GENESEO – Kevin Niedermaier, the first director of Emergency Management, recently retired after 25 years on the job.
“It was an exciting job because you never really knew what you were going to face,” said Niedermaier.
Some of the the things he faced went beyond day-to-day activities, to a number of natural disasters.
“All of a sudden you got yourself a flood, ice storm, fire or something. It was always evolving,” said Niedermaier.
As the job changed, so too did Niedermaier.
“The job takes you away from a lot of different events. You miss a lot of birthdays. You also miss a lot of holidays and sporting events. Those are events that you do not get the opportunity to see again,” said Niedermaier.
Another big factor in his decision to retire was his two young granddaughters and who he said are growing up all too fast.
“I have two beautiful granddaughters and they are getting into the age where they are playing sports at a younger level. They are close enough and it is nice to see them, so family was a huge commitment to it,” said Niedermaier.
With more time on his hands he hopes to spend more time with those he loves.
Looking back on his career he said a few accomplishments stand out. Those include getting the Office of Emergency Management accredited by the Office of Homeland Security in 2018, and the county hazmat team accredited in 2019.
Livingston County was among the first emergency management offices in the state to receive accreditation.
The Livingston County HazMat team, which works from the Emergency Management office, received its accreditation in January 2019 from the New York State Emergency Management Association. The team has 21 members and responds to any type of accident or emergency in which hazardous materials may be involved. The team is made up of volunteers from local fire departments.
Both accreditations involved a review of about 20 different standards – some with two to a half-dozen or more additional criteria that must be met. Factors included administration, training, preparedness, communication and hazardous material plans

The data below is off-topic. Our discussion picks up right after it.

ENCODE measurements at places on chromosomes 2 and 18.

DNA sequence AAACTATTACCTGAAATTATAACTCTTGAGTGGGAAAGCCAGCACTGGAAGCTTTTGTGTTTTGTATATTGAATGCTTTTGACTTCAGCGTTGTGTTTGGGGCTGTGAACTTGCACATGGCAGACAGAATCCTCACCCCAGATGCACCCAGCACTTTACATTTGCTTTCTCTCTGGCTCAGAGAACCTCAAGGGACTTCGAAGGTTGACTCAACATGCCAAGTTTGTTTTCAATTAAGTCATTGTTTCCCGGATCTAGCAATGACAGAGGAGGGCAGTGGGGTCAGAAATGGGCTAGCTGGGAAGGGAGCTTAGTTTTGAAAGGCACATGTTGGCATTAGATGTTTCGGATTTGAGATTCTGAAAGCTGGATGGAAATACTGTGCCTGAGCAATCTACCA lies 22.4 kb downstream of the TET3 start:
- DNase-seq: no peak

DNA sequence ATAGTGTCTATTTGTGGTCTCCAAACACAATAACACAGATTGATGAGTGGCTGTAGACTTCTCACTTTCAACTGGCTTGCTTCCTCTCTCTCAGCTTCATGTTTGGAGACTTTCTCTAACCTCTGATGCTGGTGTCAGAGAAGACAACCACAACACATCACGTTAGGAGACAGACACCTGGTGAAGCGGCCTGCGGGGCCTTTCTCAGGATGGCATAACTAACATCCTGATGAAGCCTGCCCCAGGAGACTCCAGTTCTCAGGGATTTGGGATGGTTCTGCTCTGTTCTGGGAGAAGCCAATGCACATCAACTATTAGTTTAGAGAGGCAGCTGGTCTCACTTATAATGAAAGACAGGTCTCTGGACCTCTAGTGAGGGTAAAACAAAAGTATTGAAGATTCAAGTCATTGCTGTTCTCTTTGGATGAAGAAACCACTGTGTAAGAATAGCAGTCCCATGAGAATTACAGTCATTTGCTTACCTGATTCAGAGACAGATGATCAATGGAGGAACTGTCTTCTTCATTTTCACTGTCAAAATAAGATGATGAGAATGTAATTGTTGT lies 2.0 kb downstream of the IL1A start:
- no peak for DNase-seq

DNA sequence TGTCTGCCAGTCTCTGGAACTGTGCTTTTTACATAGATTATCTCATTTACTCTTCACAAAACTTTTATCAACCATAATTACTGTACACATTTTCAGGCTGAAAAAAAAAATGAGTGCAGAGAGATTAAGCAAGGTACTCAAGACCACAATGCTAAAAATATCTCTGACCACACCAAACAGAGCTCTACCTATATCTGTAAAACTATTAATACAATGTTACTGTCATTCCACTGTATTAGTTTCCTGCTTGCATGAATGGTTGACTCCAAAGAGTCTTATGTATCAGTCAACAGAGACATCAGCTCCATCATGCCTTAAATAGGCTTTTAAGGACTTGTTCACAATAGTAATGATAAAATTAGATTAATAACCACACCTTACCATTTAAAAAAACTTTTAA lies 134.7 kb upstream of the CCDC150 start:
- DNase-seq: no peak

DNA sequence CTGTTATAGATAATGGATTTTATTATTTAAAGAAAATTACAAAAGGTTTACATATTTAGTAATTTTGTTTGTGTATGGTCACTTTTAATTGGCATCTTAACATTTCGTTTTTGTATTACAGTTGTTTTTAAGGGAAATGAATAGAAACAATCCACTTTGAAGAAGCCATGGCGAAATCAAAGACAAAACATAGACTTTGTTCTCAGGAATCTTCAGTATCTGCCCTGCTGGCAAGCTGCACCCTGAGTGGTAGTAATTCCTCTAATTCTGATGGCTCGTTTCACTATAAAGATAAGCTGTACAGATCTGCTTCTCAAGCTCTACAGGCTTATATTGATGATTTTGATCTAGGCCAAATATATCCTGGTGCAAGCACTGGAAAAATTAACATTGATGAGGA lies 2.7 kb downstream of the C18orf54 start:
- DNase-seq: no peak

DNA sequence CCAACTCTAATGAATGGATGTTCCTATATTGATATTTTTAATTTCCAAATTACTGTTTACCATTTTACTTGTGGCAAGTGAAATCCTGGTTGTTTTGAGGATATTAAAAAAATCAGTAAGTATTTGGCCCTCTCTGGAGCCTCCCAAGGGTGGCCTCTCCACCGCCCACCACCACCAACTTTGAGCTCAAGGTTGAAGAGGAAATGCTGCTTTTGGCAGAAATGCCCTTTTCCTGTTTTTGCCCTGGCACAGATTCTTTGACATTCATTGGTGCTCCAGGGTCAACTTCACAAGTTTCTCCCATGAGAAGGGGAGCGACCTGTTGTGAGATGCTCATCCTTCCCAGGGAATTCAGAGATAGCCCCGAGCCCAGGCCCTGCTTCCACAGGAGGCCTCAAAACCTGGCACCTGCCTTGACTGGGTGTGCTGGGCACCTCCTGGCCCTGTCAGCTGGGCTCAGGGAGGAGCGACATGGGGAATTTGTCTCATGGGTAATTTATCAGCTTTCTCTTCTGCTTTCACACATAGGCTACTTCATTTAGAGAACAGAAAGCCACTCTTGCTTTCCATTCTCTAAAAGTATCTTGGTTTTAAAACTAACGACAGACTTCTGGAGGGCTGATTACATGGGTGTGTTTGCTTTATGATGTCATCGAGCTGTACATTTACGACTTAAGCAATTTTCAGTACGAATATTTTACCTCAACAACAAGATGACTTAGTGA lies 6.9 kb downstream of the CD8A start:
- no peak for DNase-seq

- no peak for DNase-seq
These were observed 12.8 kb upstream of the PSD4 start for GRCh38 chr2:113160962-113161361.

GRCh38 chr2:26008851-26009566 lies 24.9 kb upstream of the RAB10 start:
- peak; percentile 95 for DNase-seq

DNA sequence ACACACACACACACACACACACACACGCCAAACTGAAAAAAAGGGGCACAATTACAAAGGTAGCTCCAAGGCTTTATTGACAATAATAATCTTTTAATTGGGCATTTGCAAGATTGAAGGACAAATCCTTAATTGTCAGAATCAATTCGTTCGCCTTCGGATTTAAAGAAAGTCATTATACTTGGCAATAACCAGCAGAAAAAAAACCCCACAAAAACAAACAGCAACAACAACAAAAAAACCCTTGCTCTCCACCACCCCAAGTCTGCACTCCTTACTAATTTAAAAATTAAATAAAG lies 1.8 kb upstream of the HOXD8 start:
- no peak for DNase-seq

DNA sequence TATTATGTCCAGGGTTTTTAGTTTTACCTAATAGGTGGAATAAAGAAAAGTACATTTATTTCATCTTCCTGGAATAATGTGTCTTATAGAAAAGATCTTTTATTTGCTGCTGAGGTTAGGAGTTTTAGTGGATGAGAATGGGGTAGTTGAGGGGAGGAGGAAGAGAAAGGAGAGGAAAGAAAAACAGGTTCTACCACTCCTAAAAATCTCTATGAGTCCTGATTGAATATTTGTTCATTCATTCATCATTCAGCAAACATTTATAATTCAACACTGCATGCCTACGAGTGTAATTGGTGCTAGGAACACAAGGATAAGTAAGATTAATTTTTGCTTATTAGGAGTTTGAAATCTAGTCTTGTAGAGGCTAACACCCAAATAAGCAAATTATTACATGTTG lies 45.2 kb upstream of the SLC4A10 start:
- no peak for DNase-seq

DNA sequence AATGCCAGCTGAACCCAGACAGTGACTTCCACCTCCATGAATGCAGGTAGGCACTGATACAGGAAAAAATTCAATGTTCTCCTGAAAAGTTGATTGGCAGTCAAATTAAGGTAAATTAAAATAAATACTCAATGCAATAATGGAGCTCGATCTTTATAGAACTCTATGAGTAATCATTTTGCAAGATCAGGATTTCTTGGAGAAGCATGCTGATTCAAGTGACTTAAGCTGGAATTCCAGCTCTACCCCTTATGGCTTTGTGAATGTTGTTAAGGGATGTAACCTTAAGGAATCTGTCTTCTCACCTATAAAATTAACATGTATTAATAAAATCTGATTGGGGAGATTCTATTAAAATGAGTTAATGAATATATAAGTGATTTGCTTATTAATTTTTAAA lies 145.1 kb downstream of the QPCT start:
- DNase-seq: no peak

Designing and construction of the office of emergency management and training was another notable achievement, said Niedermaier.
His training and need to help others has continued with the new director of emergency management Brad Austin, who took over on Jan. 19.
To help Austin get settled into the new role Niedermaier is working part time, to help with the transition.
“Brad Austin is a great guy and he is going to do extremely well in the job,” said Niedermaier.
After Austin is settled into the new job Niedermaier said he will have plenty of other things to keep him busy.
“I am a third-generation farmer on the family farm. I own and operate a cash crop farm in Groveland, so I have that to go back at. I am looking to help other counties with emergency management if they need it,” said Niedermaier.
He is also hoping to do some teaching at the fire academy, which allows him to educate others and continue to serve a community that he said he will always love.
“The single accomplishment that I am most proud of is working for the people of Livingston County,” said Niedermaier. “Helping out during times of need and helping those out, was great.”
Kevin Niedermaier shown here investigating a structure fire, was Livingston County’s first Director of emergency management. Last month he retired after 25 years of service.